Wearing multifocal contact lenses may reduce vision for driving at night

Washington, Nov 4 (ANI): Older adults who wear multifocal contact lenses to correct problems with near vision, a very common condition that increases with age, may have greater difficulty driving at night than their counterparts who wear glasses, says a new study.

Age-related problems with near vision, medically termed presbyopia, usually occurs after the age of 40 and results in the inability to focus on objects up close.

The study suggests that wearing multifocal contact lenses resulted in significantly slower driving speeds at night than wearing progressive addition glasses, which authors reported a reduced ability to recognize road hazards.

The study also showed that multifocal contact lens wearers were able to see road signs, but at a much shorter distance than those wearing glasses, potentially decreasing the reaction time required for a driver to make necessary navigational decisions.

"For those patients who drive long distances and hours at night, practitioners should carefully consider the best form of correction of presbyopia for these patients. One alternative is to prescribe the multifocal contact lenses for daytime use and a different correction for driving at night," said author Byoung Sun Chu, formerly of the School of Optometry, Queensland University of Technology, Brisbane, Australia.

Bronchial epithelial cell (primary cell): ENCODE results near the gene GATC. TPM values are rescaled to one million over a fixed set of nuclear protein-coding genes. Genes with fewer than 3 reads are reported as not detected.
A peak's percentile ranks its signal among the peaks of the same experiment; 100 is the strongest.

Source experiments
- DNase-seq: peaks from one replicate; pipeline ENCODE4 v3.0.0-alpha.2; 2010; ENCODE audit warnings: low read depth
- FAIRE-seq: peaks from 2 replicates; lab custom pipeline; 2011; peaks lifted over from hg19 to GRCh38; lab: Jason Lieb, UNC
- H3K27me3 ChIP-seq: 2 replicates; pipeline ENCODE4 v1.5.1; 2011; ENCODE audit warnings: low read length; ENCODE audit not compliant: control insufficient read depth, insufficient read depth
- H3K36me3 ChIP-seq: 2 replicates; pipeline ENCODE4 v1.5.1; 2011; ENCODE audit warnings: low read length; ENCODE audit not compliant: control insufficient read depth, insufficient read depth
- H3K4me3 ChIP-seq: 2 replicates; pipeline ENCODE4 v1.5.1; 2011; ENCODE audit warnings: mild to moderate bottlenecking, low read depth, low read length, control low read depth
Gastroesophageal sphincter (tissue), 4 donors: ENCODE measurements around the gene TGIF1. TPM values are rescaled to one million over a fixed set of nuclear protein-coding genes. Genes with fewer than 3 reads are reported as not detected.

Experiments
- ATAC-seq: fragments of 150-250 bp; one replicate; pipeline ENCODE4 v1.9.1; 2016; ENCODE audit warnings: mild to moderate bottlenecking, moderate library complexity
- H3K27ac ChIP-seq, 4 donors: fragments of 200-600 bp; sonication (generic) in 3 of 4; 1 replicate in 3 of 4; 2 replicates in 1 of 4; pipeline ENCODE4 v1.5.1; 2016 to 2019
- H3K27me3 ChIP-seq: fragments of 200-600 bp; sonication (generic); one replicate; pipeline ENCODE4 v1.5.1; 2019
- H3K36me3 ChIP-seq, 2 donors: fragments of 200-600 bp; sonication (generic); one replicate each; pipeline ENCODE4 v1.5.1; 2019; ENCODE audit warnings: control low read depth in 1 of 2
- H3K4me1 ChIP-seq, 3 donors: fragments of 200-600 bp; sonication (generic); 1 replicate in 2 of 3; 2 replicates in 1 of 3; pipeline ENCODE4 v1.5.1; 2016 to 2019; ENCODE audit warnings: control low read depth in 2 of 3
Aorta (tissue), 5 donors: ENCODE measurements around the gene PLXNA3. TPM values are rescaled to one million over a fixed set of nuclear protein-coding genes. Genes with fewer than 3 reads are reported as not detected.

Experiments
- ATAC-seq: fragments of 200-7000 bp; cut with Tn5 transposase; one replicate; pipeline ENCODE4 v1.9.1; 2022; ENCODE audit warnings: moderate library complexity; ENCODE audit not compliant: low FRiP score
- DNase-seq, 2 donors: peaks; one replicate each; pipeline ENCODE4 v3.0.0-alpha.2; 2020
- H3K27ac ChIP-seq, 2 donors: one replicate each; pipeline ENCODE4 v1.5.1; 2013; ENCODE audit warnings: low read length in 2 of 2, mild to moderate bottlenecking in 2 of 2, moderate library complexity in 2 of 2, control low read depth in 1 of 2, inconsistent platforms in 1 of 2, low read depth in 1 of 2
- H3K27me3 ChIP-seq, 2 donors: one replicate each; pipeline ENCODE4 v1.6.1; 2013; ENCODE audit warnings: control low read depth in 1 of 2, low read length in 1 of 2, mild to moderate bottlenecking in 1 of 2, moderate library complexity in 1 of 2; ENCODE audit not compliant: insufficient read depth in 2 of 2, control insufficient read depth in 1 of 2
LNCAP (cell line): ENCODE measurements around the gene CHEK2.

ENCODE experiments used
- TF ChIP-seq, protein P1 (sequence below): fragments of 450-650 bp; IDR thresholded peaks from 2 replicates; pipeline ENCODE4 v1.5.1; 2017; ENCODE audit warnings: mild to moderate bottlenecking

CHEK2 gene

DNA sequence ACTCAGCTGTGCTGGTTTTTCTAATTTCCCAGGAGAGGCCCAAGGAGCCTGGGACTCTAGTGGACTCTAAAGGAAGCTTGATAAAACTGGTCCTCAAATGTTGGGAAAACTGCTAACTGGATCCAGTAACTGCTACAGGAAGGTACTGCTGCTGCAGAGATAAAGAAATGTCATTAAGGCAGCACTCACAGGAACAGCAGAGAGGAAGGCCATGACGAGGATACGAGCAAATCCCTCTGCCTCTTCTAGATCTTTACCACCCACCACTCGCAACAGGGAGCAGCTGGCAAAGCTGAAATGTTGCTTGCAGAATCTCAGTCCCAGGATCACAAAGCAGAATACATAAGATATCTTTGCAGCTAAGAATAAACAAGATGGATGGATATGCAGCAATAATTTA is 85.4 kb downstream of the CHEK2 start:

The research team conducted an experiment with 11 older adults between ages 45-64 years whose only experience with wearing lenses to correct problems with near vision was reading glasses.

In addition to conducting studies with a larger sample size to confirm the findings, the author suggests future studies be performed to determine whether the outcomes found in this will persist after adaptation to wearing the corrective lenses for a longer period of time.

"It is important that the results of this study are also used as a stimulus for improving the optical qualities of multifocal contact lenses to improve night time driving," added Chu.

The study has been published in journal Investigative Ophthalmology and Visual Science. (ANI)

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